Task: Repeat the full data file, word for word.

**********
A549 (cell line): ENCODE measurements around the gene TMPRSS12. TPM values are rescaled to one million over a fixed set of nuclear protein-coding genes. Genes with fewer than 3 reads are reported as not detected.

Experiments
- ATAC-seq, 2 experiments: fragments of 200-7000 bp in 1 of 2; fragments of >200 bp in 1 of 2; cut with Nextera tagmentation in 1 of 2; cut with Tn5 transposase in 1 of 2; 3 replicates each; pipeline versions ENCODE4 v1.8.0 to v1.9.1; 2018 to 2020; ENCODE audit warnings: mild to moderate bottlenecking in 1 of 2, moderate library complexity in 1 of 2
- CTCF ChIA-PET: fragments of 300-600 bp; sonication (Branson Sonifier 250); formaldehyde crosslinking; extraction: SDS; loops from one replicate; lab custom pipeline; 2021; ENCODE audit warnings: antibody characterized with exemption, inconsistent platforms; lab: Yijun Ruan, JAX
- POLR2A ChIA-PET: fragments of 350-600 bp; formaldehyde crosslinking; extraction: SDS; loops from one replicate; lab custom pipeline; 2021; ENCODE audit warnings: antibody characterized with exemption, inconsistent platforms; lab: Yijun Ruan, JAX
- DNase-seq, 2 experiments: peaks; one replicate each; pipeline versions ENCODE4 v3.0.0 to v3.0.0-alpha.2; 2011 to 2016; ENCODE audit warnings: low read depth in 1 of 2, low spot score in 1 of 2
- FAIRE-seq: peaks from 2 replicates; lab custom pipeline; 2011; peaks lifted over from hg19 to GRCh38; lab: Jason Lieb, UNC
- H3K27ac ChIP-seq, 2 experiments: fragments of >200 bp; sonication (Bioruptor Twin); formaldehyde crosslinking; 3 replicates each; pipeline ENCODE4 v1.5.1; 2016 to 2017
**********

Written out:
A549 (cell line): ENCODE measurements around the gene TMPRSS12. TPM values are rescaled to one million over a fixed set of nuclear protein-coding genes. Genes with fewer than 3 reads are reported as not detected.

Experiments
- ATAC-seq, 2 experiments: fragments of 200-7000 bp in 1 of 2; fragments of >200 bp in 1 of 2; cut with Nextera tagmentation in 1 of 2; cut with Tn5 transposase in 1 of 2; 3 replicates each; pipeline versions ENCODE4 v1.8.0 to v1.9.1; 2018 to 2020; ENCODE audit warnings: mild to moderate bottlenecking in 1 of 2, moderate library complexity in 1 of 2
- CTCF ChIA-PET: fragments of 300-600 bp; sonication (Branson Sonifier 250); formaldehyde crosslinking; extraction: SDS; loops from one replicate; lab custom pipeline; 2021; ENCODE audit warnings: antibody characterized with exemption, inconsistent platforms; lab: Yijun Ruan, JAX
- POLR2A ChIA-PET: fragments of 350-600 bp; formaldehyde crosslinking; extraction: SDS; loops from one replicate; lab custom pipeline; 2021; ENCODE audit warnings: antibody characterized with exemption, inconsistent platforms; lab: Yijun Ruan, JAX
- DNase-seq, 2 experiments: peaks; one replicate each; pipeline versions ENCODE4 v3.0.0 to v3.0.0-alpha.2; 2011 to 2016; ENCODE audit warnings: low read depth in 1 of 2, low spot score in 1 of 2
- FAIRE-seq: peaks from 2 replicates; lab custom pipeline; 2011; peaks lifted over from hg19 to GRCh38; lab: Jason Lieb, UNC
- H3K27ac ChIP-seq, 2 experiments: fragments of >200 bp; sonication (Bioruptor Twin); formaldehyde crosslinking; 3 replicates each; pipeline ENCODE4 v1.5.1; 2016 to 2017